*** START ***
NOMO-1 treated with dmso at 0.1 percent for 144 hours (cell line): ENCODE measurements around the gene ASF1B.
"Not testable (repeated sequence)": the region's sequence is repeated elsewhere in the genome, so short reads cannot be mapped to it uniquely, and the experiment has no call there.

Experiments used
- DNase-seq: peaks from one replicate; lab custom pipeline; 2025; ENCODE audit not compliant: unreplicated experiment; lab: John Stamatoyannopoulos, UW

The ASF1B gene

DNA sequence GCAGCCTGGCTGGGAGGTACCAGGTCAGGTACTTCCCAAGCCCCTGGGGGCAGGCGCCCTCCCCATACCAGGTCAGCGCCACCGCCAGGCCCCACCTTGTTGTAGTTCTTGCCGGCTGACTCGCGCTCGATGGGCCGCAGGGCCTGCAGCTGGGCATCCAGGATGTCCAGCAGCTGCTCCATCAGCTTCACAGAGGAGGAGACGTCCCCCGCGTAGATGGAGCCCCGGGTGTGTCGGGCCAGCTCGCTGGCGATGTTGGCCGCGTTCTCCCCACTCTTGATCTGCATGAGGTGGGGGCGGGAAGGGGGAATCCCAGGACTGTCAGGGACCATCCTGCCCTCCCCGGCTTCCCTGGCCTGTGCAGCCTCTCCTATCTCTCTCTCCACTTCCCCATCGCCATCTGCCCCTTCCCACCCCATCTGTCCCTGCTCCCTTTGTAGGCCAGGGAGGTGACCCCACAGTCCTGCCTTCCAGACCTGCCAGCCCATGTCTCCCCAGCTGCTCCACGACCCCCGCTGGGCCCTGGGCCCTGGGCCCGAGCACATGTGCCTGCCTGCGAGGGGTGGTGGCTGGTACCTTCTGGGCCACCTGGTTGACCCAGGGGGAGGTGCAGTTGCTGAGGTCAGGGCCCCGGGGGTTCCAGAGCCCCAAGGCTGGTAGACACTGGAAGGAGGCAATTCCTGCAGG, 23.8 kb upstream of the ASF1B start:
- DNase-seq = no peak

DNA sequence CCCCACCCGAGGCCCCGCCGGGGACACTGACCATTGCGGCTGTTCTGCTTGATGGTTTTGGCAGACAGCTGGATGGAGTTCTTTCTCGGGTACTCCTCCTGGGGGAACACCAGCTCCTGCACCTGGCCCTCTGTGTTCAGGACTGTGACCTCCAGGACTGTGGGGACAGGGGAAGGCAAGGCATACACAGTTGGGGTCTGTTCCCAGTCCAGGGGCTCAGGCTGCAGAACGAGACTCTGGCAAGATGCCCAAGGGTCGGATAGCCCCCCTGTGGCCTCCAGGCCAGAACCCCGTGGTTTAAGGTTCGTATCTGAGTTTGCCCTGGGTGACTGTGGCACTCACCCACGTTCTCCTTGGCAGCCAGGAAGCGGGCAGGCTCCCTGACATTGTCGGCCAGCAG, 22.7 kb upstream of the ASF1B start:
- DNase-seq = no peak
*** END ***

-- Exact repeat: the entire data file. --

NOMO-1 treated with dmso at 0.1 percent for 144 hours (cell line): ENCODE measurements around the gene ASF1B.
"Not testable (repeated sequence)": the region's sequence is repeated elsewhere in the genome, so short reads cannot be mapped to it uniquely, and the experiment has no call there.

Experiments used
- DNase-seq: peaks from one replicate; lab custom pipeline; 2025; ENCODE audit not compliant: unreplicated experiment; lab: John Stamatoyannopoulos, UW

The ASF1B gene

DNA sequence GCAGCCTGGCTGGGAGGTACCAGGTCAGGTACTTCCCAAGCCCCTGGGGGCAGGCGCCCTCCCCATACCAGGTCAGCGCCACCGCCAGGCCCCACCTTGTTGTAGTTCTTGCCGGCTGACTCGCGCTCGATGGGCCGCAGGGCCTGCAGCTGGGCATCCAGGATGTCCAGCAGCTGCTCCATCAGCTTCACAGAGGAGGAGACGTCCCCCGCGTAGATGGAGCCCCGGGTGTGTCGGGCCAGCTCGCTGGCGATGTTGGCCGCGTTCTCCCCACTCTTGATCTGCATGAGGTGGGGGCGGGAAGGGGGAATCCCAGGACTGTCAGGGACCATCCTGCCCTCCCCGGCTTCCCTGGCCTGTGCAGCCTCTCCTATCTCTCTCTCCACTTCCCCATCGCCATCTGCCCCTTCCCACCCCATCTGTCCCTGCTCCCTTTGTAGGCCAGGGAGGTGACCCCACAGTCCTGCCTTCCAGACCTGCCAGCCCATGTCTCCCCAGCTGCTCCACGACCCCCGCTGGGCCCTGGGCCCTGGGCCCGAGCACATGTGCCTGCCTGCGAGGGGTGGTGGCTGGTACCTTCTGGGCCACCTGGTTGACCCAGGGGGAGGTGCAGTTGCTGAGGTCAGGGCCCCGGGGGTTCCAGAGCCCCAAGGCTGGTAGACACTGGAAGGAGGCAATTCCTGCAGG, 23.8 kb upstream of the ASF1B start:
- DNase-seq = no peak

DNA sequence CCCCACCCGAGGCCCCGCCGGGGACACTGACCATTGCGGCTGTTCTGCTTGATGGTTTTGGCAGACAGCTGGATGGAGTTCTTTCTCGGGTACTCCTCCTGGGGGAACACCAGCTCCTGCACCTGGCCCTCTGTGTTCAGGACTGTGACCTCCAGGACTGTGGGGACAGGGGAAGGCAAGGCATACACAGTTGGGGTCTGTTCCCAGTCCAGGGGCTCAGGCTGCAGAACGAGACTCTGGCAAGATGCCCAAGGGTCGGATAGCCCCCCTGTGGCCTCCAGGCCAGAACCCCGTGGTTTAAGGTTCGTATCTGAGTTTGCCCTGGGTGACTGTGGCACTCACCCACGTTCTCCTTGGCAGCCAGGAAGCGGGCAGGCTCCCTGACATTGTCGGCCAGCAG, 22.7 kb upstream of the ASF1B start:
- DNase-seq = no peak